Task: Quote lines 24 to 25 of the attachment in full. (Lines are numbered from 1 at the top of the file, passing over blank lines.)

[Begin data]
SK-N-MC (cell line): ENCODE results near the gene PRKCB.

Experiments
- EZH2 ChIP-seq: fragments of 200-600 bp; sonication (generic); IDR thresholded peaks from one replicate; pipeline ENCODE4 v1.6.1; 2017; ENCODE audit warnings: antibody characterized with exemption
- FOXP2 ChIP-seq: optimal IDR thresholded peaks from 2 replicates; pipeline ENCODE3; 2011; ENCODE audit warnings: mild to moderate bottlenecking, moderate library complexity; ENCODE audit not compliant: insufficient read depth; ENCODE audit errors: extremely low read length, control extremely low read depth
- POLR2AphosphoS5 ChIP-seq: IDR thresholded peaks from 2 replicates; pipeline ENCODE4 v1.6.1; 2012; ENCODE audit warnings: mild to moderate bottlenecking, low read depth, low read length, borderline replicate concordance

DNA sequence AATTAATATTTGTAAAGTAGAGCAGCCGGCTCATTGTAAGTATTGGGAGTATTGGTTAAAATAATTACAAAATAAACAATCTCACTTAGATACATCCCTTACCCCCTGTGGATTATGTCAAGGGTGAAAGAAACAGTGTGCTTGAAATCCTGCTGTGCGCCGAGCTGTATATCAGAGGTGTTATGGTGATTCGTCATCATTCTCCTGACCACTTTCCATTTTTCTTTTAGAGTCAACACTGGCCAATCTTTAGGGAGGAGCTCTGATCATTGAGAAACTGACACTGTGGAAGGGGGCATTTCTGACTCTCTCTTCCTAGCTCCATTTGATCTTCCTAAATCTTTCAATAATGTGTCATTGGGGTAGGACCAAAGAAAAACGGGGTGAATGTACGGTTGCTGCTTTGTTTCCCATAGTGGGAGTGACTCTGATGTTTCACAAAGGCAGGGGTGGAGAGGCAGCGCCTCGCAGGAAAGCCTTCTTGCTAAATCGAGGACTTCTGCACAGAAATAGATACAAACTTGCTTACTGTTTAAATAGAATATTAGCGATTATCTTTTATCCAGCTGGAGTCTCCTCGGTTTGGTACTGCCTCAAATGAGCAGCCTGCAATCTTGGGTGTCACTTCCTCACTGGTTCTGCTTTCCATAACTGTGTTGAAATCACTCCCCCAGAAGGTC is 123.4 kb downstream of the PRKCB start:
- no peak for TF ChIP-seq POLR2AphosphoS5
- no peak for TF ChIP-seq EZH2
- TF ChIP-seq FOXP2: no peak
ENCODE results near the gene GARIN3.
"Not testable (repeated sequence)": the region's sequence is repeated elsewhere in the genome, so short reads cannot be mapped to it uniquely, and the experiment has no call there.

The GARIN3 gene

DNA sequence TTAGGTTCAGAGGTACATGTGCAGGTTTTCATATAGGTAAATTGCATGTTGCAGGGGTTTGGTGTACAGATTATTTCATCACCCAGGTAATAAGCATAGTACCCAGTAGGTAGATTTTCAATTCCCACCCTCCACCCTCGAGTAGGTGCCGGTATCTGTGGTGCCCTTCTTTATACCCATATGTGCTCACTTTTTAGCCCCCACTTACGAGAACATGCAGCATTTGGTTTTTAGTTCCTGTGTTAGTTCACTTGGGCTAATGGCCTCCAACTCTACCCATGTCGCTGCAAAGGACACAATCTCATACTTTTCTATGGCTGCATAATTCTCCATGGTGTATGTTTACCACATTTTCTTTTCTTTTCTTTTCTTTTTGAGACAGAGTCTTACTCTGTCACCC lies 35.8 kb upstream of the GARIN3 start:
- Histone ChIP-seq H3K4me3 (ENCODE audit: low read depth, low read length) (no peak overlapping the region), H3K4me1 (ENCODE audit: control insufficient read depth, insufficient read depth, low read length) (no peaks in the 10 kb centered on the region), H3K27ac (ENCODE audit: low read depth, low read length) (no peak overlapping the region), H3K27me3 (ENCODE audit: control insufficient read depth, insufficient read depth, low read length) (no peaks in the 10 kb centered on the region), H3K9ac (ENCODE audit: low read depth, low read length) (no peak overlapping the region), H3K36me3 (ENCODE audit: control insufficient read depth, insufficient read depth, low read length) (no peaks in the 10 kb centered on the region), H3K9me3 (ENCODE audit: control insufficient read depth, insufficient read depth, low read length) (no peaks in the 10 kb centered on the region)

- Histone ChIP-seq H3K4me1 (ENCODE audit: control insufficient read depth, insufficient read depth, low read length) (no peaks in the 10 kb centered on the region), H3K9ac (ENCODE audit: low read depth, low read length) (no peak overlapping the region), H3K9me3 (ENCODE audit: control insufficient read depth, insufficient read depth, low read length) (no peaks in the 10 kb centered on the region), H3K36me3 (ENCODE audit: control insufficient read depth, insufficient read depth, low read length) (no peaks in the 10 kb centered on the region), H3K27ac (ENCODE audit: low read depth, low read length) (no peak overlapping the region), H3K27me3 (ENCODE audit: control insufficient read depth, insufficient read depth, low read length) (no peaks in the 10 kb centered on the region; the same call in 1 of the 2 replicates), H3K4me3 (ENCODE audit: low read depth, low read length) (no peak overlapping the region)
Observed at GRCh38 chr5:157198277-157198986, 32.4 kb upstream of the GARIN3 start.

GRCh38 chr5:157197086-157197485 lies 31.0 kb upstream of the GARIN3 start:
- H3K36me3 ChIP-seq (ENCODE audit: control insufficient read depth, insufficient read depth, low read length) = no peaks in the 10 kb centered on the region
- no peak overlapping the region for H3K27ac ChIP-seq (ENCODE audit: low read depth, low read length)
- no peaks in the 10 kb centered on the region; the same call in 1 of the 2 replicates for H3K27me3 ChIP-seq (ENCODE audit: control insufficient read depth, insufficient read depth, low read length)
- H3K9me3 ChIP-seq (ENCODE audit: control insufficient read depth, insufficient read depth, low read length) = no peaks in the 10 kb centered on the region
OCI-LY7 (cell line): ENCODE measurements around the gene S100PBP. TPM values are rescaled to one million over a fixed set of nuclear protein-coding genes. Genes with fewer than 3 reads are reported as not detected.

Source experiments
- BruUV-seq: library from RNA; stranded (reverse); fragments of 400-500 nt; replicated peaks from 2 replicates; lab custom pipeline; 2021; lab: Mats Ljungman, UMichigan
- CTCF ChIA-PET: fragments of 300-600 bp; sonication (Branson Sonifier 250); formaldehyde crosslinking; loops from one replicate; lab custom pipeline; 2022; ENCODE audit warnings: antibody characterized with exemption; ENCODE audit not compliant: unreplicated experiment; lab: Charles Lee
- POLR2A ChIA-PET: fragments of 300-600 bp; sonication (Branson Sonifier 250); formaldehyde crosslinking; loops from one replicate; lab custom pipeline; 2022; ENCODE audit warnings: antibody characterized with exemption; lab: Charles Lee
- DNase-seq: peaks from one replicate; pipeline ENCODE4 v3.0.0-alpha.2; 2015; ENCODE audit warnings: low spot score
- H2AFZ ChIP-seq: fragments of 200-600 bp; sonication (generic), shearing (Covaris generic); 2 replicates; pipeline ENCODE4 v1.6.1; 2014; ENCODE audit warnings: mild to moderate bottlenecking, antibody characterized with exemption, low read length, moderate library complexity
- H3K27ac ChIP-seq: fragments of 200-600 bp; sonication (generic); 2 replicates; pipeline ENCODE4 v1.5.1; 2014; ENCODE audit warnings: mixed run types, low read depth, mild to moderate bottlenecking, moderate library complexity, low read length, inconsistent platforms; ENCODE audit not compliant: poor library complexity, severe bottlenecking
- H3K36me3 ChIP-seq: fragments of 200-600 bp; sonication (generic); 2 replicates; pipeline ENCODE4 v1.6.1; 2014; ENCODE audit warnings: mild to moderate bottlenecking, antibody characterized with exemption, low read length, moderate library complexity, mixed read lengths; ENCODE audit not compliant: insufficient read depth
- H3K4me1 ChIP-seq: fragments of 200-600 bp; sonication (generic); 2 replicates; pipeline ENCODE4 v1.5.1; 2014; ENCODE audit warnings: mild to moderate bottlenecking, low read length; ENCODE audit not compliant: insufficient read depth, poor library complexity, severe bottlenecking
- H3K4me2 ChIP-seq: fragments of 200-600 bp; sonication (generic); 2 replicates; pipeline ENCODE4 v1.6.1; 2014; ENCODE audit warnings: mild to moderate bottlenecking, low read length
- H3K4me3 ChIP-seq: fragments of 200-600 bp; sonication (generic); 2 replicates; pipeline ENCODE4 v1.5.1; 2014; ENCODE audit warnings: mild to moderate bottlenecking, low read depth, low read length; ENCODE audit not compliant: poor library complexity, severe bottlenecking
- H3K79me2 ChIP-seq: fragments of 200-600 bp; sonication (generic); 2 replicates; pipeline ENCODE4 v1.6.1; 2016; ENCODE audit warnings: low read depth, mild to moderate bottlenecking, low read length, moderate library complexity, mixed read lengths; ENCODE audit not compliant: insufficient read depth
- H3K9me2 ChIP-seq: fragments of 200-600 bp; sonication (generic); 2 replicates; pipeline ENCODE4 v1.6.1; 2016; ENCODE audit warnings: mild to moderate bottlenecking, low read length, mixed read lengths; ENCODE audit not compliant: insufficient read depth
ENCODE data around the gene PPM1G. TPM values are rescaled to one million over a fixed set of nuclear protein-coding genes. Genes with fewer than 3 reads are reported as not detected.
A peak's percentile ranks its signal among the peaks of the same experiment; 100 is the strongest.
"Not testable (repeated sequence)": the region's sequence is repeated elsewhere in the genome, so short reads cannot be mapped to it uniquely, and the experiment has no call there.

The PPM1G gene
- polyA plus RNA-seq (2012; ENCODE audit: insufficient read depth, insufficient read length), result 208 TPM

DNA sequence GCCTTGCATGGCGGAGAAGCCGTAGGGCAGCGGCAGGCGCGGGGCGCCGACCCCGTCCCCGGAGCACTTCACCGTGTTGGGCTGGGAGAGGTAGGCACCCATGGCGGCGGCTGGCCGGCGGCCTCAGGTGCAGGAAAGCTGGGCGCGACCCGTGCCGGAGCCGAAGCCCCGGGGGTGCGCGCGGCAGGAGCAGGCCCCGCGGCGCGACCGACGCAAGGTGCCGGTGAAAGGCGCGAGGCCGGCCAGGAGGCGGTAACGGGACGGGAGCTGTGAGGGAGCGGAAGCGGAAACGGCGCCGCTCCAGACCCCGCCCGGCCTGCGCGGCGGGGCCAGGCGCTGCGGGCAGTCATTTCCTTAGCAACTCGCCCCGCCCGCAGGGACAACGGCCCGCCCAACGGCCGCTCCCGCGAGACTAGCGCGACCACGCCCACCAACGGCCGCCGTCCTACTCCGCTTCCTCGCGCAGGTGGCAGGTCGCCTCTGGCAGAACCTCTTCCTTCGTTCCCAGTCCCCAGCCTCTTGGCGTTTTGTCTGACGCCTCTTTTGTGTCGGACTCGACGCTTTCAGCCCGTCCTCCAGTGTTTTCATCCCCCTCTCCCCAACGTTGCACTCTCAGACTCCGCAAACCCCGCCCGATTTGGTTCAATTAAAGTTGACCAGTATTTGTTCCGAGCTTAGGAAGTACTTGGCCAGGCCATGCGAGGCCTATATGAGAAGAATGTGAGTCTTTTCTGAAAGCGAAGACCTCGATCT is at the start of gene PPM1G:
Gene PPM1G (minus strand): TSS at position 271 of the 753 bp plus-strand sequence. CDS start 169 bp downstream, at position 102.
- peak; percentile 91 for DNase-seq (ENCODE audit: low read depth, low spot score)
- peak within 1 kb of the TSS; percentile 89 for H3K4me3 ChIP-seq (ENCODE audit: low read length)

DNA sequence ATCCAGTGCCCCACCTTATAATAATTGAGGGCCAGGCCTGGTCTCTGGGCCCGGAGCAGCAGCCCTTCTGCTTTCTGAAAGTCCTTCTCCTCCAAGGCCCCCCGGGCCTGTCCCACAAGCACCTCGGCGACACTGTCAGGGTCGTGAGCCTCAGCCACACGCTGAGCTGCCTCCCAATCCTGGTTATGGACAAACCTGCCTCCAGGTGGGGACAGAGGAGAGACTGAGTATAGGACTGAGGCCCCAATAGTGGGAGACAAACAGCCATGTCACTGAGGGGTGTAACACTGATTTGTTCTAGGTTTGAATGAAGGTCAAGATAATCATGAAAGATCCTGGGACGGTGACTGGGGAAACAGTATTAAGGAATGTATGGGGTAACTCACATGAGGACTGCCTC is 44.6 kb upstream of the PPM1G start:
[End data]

- BruUV-seq: library from RNA; stranded (reverse); fragments of 400-500 nt; replicated peaks from 2 replicates; lab custom pipeline; 2021; lab: Mats Ljungman, UMichigan
- CTCF ChIA-PET: fragments of 300-600 bp; sonication (Branson Sonifier 250); formaldehyde crosslinking; loops from one replicate; lab custom pipeline; 2022; ENCODE audit warnings: antibody characterized with exemption; ENCODE audit not compliant: unreplicated experiment; lab: Charles Lee